Alcohol vs. abstinence: The mule ruled

“The heyday of alcohol drinking began in the 1790s and lasted until the first prohibition efforts in Asheville in the 1830s — an effort backed by women and ministers alarmed by alcohol’s effect on work habits, church attendance and marriage.

“In the 1790s, Methodist Bishop Francis Asbury had just come to North Carolina to start the Great Awakening. He noted how liquor consumption led to excess and distracted from a different kind of spirit; but he could only be cautionary in this regard.

“Whiskey was not only considered a social amenity and a health-giving potion, but also an economic necessity in the mountains.

” ‘A mule could carry about four bushels of corn on the long journey to market,’ Bruce Stewart writes in his book, ‘Moonshiners and Prohibitionists.’ ‘After it was distilled into whiskey, however, a mule could haul the equivalent of twenty-four bushels of corn.’ “

— From “Eavesdropping on an Asheville committee in 1792” by Rob Neufeld in the Asheville Citizen-Times (April 1, 2013)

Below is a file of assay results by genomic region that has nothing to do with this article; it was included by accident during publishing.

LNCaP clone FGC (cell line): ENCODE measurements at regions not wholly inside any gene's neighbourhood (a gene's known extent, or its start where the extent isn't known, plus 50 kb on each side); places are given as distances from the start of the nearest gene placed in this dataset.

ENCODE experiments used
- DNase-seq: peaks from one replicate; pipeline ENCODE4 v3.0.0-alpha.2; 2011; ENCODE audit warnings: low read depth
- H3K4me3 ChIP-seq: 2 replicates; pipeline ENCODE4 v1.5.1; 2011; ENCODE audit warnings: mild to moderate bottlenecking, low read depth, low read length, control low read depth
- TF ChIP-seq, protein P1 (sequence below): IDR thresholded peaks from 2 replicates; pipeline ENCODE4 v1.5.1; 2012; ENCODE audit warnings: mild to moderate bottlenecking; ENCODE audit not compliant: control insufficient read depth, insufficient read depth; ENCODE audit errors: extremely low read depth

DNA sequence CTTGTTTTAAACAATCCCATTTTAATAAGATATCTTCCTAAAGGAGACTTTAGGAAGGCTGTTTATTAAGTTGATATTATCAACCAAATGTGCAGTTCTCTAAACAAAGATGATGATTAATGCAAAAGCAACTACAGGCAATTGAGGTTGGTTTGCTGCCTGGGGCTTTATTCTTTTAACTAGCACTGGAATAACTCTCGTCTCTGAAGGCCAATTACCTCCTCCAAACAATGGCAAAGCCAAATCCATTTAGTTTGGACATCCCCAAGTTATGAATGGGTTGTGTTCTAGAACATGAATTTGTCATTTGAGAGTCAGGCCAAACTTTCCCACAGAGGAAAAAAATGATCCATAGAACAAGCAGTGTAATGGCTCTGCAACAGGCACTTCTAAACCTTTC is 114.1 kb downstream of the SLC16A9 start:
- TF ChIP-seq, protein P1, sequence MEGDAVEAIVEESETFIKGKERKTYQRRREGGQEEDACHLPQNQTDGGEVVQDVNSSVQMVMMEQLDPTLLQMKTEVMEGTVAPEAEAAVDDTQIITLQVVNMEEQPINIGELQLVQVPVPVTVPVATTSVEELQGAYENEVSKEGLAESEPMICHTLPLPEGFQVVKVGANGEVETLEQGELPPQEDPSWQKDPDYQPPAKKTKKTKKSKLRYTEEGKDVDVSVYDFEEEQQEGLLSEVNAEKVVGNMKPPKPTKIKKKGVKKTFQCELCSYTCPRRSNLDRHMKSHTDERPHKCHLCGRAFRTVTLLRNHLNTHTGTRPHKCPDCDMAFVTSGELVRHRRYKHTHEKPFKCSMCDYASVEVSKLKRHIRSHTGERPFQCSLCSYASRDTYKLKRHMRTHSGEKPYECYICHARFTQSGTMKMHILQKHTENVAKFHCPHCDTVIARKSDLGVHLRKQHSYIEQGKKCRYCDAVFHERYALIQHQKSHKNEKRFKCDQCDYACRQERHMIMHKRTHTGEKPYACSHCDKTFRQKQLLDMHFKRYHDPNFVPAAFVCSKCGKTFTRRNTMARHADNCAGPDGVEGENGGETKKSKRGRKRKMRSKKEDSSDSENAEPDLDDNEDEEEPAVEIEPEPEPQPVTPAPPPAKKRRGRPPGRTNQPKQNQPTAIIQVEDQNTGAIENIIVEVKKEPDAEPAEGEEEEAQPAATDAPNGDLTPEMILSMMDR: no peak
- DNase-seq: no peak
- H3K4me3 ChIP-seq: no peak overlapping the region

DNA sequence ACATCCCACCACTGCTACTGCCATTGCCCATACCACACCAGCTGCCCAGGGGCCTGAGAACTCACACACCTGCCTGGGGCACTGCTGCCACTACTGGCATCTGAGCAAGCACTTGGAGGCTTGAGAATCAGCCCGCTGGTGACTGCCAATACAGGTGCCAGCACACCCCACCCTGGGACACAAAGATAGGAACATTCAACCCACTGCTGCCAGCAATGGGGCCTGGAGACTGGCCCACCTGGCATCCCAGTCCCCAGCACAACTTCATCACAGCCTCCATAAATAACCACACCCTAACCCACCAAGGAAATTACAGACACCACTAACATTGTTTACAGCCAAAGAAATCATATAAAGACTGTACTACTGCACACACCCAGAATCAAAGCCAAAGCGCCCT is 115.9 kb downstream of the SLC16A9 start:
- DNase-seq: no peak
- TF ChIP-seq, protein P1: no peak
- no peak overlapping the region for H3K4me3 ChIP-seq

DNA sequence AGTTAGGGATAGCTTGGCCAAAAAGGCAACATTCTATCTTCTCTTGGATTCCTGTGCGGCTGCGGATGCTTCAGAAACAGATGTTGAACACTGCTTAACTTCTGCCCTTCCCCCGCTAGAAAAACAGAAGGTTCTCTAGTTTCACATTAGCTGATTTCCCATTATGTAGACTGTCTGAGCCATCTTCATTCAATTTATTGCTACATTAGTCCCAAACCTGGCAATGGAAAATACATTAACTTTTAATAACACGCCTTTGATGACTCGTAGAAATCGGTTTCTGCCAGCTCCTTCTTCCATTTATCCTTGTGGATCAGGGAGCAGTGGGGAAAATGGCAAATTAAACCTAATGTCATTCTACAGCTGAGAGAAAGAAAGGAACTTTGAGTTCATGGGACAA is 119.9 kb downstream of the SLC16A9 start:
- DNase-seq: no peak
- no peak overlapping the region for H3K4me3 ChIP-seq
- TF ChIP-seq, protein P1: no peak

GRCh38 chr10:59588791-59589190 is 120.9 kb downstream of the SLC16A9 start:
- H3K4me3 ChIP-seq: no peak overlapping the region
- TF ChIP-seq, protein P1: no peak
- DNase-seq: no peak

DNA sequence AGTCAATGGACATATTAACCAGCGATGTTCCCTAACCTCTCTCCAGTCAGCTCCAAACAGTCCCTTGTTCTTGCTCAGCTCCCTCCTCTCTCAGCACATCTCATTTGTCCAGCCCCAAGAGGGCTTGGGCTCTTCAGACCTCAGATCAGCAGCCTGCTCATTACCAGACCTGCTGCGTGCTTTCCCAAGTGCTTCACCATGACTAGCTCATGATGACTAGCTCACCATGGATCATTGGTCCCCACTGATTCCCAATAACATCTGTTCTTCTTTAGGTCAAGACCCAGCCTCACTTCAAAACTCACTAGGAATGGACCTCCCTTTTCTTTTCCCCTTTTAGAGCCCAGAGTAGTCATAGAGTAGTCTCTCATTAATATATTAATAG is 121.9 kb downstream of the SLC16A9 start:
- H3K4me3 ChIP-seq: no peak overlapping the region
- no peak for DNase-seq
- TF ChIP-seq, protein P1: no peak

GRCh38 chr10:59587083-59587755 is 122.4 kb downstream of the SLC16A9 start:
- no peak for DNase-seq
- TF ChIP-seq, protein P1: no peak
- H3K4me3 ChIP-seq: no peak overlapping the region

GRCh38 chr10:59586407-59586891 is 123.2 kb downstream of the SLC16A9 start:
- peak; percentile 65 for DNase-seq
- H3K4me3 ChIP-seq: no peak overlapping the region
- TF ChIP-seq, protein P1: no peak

Grove Park Inn as internment camp

“In spring 1942 — shortly after the United States entered World War II — the State Department leased the Grove Park Inn as an internment camp for Axis diplomats, family members and servants.

“ ‘All of this is strictly in accordance with international law,’ the [Asheville Citizen reported]. ‘While the Italians, Bulgarians and Rumanians are here they will be isolated from the community and protected from the curious.’

“Subsequent information arrived only after the 221 prisoners (the first official number provided to residents) departed [on May 6] for their homelands in exchange for U.S. diplomats held abroad.

“According to the Citizen, the foreign diplomats had paid for their stay at the Grove Park Inn. ‘Shuffleboard, lawn bowling, badminton, and bridge were reported to have been the chief amusement’ during their confinement.”

— From “Foreign diplomats held hostage at the Grove Park Inn, 1942″ by Thomas Calder in Mountain Xpress (Sept. 6)

Tenn. just wasn’t that into preserving mountains